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Ways to Manage Your Diabetes Through the Holidays
Thanksgiving and Christmas are important festive occasions for many families. While they involve happy celebrations with family and friends, they also offer food and beverage habits that can be difficult for diabetics. Holiday dinners with diabetes can be hard, especially when trying to maintain the discipline of controlling your blood sugar levels when everyone about you is indulging in your favorite foods and there are delicious treats everywhere.
Holiday dinners offer a number of challenges to the diabetic diet and lifestyle:
- They promote over-indulgence
- Meals are often served at unusual times, outside of your routine meal times
- The food is often higher in sugar and fat
- Alcohol is usually prominent
- There may be reduced opportunity for exercise
Knowing and preparing for some of these challenges can help make navigating the festivities easier. Here are some ways to help you navigate through the holiday season, while still enjoying some of your favorite food and beverages.
1. Define Your Holiday Period
While persistent high sugar levels are not good, a couple of days of slightly increased sugar levels will be fine. Allow yourself some leeway for the big days, while staying more conservative for the rest of the holiday season.
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2. Avoid Indulging Mindlessly on Snacks
Consider bringing your own healthy snacks, ideally protein or non-starchy vegetable based, to eat at your regular eating time while waiting for the main meal to be served.
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3. Don’t Be Tempted By “Diabetic Foods”
They offer no special benefit and are usually higher in calories and fat. You are better off eating smaller portions of the festive treats you would prefer to eat.
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4. Plan In Advance What You Intend to Eat at Dinner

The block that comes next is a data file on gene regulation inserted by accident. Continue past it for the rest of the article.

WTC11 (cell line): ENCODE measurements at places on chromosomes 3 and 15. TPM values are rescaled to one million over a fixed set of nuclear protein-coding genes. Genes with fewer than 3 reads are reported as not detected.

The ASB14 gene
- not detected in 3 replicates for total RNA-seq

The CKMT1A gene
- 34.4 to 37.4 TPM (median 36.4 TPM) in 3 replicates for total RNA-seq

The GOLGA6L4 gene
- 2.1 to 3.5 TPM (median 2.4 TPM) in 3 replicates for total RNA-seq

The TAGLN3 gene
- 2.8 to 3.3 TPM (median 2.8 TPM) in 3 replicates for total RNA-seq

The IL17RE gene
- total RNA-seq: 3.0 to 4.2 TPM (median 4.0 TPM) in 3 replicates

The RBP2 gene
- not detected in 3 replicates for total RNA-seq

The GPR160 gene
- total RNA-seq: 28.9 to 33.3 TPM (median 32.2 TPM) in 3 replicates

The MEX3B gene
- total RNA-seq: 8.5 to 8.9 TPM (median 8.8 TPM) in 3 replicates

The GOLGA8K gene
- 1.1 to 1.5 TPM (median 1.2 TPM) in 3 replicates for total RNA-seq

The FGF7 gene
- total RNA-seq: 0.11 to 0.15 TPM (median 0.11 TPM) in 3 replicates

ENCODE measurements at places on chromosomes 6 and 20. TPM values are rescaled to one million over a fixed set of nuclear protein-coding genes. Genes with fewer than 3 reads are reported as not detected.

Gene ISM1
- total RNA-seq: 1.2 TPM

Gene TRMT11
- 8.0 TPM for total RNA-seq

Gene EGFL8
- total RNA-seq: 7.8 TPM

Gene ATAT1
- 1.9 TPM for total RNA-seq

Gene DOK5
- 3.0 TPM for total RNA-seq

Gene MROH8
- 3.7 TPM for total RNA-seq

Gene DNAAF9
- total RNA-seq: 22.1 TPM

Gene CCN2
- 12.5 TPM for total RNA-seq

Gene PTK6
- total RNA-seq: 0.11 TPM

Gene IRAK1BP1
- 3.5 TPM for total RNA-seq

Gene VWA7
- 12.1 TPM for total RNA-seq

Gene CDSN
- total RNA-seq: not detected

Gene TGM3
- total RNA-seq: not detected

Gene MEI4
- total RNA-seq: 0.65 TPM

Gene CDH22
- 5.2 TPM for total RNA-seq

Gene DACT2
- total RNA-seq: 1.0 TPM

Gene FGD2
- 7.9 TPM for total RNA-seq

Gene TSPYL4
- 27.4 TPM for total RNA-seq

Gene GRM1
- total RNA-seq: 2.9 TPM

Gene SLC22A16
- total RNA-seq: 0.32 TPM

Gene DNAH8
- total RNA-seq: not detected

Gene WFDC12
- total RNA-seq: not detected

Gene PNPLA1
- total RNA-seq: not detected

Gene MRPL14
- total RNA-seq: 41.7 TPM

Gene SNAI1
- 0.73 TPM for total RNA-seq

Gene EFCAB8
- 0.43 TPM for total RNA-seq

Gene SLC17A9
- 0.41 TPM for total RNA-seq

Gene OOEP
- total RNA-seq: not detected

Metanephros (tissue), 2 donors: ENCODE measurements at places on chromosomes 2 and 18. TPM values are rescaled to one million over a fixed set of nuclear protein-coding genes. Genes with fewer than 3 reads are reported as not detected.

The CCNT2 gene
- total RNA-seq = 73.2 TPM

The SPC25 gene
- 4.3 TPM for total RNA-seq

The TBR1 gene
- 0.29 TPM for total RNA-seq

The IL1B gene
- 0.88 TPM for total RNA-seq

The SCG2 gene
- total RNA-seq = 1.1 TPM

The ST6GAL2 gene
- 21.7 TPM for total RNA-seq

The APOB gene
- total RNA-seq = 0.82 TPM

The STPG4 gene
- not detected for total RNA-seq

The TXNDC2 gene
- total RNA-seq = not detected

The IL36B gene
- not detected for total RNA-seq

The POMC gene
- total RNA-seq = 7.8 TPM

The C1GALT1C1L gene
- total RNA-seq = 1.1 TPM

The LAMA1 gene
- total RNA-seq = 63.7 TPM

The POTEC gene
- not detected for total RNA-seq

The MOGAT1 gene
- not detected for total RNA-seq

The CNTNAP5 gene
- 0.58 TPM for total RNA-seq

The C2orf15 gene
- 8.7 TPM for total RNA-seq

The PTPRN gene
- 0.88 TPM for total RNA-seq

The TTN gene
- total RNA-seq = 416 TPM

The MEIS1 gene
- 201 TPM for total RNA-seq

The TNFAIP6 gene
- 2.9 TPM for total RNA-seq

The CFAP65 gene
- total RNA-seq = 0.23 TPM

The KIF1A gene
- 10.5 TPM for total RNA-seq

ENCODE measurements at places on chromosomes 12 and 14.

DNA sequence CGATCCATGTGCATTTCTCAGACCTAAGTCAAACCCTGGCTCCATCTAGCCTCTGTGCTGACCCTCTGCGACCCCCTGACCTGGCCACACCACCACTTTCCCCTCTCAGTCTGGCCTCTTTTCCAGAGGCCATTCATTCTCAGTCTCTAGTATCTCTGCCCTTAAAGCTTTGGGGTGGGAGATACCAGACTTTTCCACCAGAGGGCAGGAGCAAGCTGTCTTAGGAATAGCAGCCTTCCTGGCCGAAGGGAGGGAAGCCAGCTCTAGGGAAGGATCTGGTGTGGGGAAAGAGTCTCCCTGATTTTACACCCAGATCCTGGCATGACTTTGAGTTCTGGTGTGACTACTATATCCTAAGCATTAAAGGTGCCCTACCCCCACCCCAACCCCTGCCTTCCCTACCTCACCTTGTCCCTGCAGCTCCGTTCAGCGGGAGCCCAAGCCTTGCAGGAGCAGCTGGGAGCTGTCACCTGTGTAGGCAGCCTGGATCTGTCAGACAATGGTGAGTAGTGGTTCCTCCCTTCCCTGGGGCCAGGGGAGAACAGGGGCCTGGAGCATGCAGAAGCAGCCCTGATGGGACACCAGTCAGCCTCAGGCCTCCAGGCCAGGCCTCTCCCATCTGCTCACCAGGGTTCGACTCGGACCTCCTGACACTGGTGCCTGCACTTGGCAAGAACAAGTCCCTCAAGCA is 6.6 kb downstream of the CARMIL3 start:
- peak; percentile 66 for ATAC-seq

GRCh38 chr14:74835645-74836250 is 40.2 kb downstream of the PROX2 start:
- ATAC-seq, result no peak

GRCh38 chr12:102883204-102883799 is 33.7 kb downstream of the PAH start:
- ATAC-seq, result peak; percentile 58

Choose which of your favorite foods you most want to eat and which are nice but not worth it. That way you won’t be as tempted by all the food in front of you.
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5. Follow a Few Rules
- Drink a glass of water prior to the meal to make you feel fuller
- Make two-fifths of your plate vegetables
- Eat your favorite foods in moderation
- If there are lots of foods you like, eat a small portion of each
- Make your favorite foods healthier — avoid the skin and butter
- Eat slowly and spread the meal out
- Eat rich, sugary desserts and treats at the end of the meal to avoid a rapid increase in blood sugar levels
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6. Don’t Feel Bad About Turning Food Down
Most friends and family will understand and would prefer you stay healthy and live longer.
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7. Alcohol Can Cause Issues for Diabetics
Can diabetics drink alcohol? Not only is alcohol high in calories, but it can also cause the blood sugar levels to fluctuate. In particular, it can cause the sugar levels to drop too low.
You can avoid drinking too much by diluting the alcohol with sugar-free fizzy drinks and alternating between alcoholic and non-alcoholic drinks. At the end of the day, eat a snack before bed to avoid blood sugar dropping too low overnight.
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8. Offset Overindulgences With Increased Exercise
This is a very effective technique many diabetics use to get through the festive season. Exercise helps to regulate blood sugar levels, so aim to go for a walk after the main meal.
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9. Test Your Blood Sugar Levels More Regularly During the Day
Type 1 diabetics can offset increases in sugar levels by taking a bit more insulin. Type 2 diabetics, however, should not increase the dose of tablets they may be on.
With some planning and by being selective, there is no reason why diabetics should not be able to indulge in many of the foods associated with the festive season. While sharing food is an important part of the celebrations, it can help to remember that spending time with family and friends is most important.
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